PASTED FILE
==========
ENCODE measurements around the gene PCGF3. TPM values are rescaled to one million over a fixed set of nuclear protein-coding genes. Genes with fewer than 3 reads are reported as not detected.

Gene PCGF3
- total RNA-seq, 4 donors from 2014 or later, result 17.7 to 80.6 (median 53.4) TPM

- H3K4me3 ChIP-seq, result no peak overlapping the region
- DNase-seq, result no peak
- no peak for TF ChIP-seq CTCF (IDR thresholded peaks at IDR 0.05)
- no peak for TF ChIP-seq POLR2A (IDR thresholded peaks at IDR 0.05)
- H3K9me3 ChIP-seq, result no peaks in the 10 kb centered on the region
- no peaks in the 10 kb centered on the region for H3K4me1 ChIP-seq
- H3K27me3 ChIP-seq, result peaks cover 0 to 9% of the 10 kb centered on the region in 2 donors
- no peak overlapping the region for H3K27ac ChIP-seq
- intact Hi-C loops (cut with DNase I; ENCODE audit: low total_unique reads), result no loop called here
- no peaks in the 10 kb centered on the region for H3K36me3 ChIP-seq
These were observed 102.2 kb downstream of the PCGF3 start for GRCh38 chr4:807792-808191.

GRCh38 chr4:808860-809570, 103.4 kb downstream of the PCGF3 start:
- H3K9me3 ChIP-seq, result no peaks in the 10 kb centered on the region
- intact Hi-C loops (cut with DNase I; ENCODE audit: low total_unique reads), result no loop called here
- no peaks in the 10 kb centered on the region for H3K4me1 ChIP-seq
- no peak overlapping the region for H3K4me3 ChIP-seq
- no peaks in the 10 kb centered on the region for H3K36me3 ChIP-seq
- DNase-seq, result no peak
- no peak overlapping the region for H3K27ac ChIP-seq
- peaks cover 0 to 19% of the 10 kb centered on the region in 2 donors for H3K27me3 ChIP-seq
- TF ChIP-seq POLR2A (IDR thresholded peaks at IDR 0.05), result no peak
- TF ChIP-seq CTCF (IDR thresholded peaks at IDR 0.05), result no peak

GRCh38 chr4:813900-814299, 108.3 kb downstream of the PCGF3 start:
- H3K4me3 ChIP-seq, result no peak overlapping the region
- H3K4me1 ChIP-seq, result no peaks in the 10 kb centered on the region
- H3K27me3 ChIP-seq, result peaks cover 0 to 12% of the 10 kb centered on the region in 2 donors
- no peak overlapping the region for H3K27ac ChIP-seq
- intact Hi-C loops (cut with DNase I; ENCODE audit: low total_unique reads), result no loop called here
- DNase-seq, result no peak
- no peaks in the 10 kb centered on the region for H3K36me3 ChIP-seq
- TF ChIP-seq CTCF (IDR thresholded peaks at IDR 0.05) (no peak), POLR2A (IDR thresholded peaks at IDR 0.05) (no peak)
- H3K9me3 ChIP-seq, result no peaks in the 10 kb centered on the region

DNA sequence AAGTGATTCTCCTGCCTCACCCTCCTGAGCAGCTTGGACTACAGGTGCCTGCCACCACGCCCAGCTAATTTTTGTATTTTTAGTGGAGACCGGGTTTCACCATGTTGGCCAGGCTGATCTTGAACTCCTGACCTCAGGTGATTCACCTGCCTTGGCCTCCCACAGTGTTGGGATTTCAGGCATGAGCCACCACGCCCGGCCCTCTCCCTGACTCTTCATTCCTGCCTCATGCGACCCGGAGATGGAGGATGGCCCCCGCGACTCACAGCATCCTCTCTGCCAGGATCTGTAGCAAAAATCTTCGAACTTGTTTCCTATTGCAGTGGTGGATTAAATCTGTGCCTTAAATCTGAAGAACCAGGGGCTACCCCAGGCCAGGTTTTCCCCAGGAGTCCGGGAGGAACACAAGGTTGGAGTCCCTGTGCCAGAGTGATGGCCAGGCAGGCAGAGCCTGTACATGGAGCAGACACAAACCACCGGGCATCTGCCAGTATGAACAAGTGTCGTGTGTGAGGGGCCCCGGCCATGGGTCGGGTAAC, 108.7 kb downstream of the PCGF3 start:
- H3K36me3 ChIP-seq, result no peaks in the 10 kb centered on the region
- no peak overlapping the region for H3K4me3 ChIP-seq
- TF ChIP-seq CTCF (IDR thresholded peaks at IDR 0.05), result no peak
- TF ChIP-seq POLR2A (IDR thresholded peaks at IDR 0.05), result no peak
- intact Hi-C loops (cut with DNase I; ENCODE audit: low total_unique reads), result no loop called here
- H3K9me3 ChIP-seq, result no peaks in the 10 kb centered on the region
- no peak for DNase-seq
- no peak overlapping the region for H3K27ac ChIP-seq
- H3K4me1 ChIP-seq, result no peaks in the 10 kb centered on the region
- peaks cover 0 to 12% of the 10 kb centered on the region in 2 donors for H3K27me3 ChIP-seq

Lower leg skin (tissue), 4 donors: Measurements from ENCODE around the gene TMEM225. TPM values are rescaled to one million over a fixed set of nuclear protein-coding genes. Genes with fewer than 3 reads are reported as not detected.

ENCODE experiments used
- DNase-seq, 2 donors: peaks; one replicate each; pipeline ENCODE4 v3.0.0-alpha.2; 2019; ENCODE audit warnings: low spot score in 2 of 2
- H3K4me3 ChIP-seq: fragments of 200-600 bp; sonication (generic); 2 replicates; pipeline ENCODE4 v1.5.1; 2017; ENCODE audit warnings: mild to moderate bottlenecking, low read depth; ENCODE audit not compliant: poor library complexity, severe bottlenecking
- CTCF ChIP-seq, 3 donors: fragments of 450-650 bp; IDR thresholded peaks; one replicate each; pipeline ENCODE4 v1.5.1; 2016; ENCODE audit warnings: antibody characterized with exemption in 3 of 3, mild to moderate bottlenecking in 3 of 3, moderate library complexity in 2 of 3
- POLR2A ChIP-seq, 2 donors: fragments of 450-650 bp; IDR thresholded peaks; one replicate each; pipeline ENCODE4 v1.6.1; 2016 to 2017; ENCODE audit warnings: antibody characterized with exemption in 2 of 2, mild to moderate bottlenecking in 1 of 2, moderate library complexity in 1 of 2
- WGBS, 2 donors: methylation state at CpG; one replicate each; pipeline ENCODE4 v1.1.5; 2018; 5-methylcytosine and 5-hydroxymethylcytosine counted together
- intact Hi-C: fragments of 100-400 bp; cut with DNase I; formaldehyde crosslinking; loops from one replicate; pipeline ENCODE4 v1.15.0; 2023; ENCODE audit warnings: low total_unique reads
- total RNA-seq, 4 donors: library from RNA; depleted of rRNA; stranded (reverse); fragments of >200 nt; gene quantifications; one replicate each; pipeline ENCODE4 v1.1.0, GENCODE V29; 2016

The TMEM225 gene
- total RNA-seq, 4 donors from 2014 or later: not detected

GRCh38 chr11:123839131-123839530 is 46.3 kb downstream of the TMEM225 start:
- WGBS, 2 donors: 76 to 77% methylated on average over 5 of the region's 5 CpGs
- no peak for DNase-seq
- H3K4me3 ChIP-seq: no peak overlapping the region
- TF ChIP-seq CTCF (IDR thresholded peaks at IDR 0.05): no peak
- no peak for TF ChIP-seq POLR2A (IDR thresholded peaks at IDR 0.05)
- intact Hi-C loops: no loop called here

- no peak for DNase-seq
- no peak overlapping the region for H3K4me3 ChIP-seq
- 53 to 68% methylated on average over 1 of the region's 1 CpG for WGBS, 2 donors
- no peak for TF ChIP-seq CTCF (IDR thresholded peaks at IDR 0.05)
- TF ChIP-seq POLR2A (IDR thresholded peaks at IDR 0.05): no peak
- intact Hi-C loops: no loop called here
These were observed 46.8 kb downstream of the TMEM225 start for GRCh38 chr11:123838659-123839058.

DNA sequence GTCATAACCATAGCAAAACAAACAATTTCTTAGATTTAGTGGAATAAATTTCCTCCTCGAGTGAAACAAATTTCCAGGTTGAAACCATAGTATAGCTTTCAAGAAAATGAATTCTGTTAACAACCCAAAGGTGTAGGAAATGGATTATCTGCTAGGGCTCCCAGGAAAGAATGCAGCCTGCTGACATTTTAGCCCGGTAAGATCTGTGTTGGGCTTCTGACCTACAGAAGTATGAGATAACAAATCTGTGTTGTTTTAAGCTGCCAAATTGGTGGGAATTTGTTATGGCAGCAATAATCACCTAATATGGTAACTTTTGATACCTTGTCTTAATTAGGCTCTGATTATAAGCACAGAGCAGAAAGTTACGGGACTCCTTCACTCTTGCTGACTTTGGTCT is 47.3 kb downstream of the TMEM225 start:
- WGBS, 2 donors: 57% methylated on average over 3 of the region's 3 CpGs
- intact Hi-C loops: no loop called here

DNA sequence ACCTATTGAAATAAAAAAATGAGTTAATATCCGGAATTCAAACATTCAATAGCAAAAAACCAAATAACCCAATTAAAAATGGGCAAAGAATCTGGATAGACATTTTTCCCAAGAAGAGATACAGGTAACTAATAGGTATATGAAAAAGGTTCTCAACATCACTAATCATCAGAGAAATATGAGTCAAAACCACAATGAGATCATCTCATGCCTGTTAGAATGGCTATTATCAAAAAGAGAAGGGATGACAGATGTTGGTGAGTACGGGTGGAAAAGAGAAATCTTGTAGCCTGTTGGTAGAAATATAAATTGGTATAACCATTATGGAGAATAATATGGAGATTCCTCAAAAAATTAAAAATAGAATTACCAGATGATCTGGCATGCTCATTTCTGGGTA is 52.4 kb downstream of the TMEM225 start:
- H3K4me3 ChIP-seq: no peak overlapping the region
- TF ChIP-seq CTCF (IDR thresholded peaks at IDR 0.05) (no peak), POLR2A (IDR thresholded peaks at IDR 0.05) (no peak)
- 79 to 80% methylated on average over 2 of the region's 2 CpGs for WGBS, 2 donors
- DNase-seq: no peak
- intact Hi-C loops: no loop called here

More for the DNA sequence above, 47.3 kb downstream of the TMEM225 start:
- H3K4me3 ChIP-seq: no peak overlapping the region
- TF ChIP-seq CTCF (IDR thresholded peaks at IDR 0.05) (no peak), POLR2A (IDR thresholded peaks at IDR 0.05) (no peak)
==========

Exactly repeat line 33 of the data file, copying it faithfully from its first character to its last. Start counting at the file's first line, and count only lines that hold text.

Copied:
- no peaks in the 10 kb centered on the region for H3K36me3 ChIP-seq